For a topic that dominated headlines in the first half of 2021, the issue of immigration was largely absent on Wednesday from the dozens of questions asked at President Joe Biden’s second press conference since he took office.
The peak of border apprehensions has subsided and the number of unaccompanied immigrant minors in government care has stabilized – while the sweeping immigration plan Biden put forward in his first month as president no longer appears to be on the drawing board.
Yet while immigration has faded from top of mind for some, President Biden has acted the issue in a slew of ways — including 296 executive actions, to be exact, according to a Migration Policy Institute tracker — much of it undoing former president Donald Trump’s hardline policies.
And at the same time, the rebuilding, restructuring and re-emergence of the U.S. immigration system that many advocates hoped for remains a hefty goal, and there is still room for the administration to work on stemming the flow of migration at the southern border, rebuild the refugee system, address refugees and military allies and implement true systemic reform.
The U.S.-Mexico border quickly became the most visible flashpoint of the immigration debate under President Biden, as last spring a combination of seasonal migration, conditions in Central America and a perception of the Biden administration as more lenient all pushed more people toward the United States’ southern frontier.
In fact, fiscal year 2021 ended with 1.7 million border apprehensions, the most ever recorded in a single year. The number of unaccompanied minors especially outpaced records.
However, about a million of those were immediately turned away under Title 42, a coronavirus pandemic-justified health order that led to more repeat attempts at crossing the border, yet another contribution to the high number.
Biden’s handling of the border has been criticized by both sides: Republicans have seized on the border chaos and record numbers while Democrats and immigration advocates condemn the continued use of Title 42 and call for comprehensive reform to the system.
Republicans led their own trips to the border last spring and summer to point to how border agents were overwhelmed. President Biden has yet to visit the border.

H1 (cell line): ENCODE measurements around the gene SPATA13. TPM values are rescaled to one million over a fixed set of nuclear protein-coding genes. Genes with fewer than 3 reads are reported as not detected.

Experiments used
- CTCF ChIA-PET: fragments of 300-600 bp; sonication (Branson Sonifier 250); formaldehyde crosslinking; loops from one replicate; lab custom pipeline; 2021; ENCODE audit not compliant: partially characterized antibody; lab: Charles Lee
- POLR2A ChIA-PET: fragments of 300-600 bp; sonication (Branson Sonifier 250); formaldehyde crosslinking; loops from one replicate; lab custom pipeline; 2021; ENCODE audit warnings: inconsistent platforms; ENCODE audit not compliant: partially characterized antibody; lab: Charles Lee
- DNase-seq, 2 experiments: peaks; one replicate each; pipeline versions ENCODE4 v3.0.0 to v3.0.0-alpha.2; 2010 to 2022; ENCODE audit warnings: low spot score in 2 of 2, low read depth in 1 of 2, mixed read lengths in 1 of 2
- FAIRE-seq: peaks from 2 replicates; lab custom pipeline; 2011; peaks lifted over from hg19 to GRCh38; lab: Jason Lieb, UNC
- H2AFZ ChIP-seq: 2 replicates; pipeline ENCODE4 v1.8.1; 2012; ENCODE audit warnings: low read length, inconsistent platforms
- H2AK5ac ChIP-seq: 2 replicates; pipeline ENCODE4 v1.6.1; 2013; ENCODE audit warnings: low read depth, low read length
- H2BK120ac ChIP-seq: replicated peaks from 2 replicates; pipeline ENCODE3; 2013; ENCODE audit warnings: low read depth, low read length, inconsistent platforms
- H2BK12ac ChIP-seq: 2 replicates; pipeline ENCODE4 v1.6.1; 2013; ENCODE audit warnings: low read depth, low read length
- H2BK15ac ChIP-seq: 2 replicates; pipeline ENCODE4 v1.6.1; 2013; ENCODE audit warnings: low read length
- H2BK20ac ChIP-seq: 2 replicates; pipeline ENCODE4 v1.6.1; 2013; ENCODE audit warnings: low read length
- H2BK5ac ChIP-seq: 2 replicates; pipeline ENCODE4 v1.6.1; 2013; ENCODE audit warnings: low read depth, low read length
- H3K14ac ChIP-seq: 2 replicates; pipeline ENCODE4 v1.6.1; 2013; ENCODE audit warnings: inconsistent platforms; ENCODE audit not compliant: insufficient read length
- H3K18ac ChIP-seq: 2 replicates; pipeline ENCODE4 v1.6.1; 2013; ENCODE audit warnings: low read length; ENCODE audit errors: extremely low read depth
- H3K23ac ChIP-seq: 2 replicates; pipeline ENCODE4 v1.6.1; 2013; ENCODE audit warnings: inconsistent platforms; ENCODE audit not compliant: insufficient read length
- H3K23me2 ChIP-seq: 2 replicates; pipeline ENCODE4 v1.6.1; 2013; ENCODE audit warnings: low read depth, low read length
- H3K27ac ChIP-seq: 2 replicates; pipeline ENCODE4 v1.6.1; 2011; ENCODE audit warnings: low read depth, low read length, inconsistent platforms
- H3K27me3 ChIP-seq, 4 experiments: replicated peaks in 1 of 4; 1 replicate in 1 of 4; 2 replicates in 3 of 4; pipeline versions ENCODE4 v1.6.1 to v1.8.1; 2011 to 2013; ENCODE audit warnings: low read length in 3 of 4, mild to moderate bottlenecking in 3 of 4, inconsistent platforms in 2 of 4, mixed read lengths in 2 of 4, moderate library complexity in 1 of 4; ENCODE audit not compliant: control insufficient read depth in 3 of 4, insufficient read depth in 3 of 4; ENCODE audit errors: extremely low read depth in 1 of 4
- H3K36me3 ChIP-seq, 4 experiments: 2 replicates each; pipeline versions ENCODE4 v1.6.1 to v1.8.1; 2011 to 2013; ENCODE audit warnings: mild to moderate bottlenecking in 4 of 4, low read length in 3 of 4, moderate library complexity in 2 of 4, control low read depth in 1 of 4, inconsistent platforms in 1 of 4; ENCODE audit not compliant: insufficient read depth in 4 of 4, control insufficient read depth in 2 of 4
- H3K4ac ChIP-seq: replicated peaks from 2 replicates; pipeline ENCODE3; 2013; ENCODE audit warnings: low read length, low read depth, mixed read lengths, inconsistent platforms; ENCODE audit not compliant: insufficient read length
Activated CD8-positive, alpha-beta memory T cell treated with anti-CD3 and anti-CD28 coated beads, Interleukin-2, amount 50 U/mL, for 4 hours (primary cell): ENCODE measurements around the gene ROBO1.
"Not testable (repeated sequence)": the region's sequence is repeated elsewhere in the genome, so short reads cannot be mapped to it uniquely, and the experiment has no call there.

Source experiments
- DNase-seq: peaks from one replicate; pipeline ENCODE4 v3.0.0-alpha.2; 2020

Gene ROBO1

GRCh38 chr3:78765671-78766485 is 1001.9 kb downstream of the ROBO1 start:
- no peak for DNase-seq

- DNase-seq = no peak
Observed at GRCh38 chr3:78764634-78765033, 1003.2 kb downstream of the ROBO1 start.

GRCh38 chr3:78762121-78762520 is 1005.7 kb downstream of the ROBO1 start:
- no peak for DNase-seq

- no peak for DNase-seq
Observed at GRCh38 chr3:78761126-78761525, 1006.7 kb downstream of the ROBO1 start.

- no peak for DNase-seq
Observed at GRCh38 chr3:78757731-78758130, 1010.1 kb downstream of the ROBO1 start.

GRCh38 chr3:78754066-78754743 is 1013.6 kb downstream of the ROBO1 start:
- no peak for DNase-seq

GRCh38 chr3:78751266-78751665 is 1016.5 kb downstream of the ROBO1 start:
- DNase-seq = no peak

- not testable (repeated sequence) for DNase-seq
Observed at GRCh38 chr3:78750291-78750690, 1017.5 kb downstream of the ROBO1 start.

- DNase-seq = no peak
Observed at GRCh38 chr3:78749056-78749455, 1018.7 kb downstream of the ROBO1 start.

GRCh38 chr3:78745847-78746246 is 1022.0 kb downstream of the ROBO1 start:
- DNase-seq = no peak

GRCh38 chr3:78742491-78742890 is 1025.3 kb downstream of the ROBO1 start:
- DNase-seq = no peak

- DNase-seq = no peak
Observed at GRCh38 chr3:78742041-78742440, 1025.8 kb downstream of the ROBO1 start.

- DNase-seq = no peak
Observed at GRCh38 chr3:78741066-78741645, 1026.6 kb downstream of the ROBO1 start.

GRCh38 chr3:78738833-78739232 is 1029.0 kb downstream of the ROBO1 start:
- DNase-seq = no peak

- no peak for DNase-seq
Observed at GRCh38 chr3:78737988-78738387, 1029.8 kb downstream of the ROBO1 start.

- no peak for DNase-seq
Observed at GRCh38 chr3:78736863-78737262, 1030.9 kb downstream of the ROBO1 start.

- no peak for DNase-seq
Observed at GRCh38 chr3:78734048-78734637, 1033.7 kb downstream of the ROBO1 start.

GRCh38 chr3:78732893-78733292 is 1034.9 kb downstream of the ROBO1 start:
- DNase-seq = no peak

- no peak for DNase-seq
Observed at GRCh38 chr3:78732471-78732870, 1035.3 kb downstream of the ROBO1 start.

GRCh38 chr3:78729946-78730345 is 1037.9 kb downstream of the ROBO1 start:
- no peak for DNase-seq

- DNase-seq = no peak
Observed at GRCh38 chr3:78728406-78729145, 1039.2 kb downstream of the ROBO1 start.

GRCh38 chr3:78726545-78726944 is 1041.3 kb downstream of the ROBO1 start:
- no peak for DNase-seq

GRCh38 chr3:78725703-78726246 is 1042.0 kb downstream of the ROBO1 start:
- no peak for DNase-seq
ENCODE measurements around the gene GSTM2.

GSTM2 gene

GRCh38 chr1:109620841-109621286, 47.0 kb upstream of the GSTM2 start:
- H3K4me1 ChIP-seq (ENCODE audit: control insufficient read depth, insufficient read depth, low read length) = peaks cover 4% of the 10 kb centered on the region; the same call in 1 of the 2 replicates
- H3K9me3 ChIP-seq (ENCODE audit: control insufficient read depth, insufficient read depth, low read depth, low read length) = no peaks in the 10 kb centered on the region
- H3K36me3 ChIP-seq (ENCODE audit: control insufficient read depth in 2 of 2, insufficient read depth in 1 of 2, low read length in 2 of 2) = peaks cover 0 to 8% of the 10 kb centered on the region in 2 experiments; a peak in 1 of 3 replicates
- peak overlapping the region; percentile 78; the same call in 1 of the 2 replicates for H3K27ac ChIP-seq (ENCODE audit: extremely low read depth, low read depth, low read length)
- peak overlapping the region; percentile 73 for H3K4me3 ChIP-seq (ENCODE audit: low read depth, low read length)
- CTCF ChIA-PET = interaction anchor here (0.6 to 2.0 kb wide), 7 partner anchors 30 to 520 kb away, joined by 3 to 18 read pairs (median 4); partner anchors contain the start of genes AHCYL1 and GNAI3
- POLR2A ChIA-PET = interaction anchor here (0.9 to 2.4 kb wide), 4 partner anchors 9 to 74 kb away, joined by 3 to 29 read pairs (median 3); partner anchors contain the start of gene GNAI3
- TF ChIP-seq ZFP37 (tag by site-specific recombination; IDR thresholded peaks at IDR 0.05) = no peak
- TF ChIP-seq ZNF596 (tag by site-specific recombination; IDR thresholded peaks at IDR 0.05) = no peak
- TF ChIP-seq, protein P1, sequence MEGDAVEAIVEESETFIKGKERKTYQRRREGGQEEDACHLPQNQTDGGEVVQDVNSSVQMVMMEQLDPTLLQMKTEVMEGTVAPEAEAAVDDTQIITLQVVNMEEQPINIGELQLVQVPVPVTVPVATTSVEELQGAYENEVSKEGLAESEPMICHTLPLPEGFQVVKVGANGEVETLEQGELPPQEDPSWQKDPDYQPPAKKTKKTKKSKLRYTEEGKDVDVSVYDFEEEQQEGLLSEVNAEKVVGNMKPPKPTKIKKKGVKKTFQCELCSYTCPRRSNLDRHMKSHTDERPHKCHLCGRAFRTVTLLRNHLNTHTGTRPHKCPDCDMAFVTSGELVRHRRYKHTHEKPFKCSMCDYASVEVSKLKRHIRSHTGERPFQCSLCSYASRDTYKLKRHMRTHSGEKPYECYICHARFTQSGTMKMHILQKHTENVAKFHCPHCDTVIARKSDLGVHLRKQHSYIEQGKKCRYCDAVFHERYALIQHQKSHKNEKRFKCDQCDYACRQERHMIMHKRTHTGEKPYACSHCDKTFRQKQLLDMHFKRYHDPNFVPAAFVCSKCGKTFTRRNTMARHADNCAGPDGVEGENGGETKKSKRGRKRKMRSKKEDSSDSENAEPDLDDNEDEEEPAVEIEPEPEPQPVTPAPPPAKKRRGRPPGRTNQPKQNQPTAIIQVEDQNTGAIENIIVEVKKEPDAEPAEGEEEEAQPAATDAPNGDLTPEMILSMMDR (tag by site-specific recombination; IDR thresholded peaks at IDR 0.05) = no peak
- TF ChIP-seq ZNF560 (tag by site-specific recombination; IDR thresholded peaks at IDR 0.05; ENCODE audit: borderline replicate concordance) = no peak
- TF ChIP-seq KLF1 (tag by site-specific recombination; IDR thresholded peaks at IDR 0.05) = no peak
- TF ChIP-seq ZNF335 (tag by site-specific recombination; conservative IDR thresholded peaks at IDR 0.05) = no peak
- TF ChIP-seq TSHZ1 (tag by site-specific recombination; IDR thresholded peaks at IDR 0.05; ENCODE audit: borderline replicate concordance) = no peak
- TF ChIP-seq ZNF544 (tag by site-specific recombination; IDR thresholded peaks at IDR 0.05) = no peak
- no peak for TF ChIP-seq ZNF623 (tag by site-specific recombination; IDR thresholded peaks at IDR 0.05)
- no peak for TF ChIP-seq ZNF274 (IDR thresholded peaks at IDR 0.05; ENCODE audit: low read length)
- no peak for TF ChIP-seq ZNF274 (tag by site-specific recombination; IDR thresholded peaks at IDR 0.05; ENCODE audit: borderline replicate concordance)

“This needs to stop. It is a crisis, it is a tragedy, and it is a man-made crisis,” Texas Sen. Ted Cruz, a staunch critic of the president, said after touring the overcrowded tent facility in Donna, Texas, last March.
Advocates, meanwhile, have been disappointed in an administration that promised a different approach to immigration and asylum but has instead expelled hundreds of thousands of people.
“The White House has adopted a defensive posture on all things border, ceding the rhetorical framework to the Republicans and embracing and even expanding Trump's deadly anti-asylum border policies,” said Lorella Praeli, co-president of Community Change, in a media briefing Wednesday.
One example still at issue is the “Remain in Mexico” policy, which requires migrants to wait outside the U.S. while their asylum case is processed, a Trump administration rule that left thousands of people in dangerous, tenuous conditions for months on end. The Biden administration has been legally required to continue the policy.
“We completely agree with everyone that says that there is no way that this can be done humanely,” said Esther Olavarria, a key immigration adviser on Biden’s Domestic Policy Council. “[We] are doing everything that we can to make it different from what was done under the Trump administration.”
Vice President Kamala Harris was tapped by the president to oversee the root causes of migration, mostly from countries south of the U.S. border like El Salvador, Guatemala, Honduras and Mexico.
Her work has also been met with scrutiny on both sides: Republicans have highlighted her lack of attention to the border itself, while advocates bristled at her unwelcoming message to people hoping to migrate, despite being a child of an immigrant herself.
“I want to be clear to folks in the region who are thinking about making that dangerous trek to the United States-Mexico border: do not come,” she said at a press conference in Guatemala last summer. “Do not come.”
The Vice President's team has emphasized that her mission to address root causes will take time. Harris has announced more than a billion dollars in private investments in Central America so far and has also visited Mexico and Guatemala. She plans to travel to Honduras later this month.
Of the 296 executive actions Biden has signed so far, 89 have focused on undoing the work of his predecessor, who atrophied several aspects of the immigration system. But Biden has also left many in place as attention to immigration waned in 2021.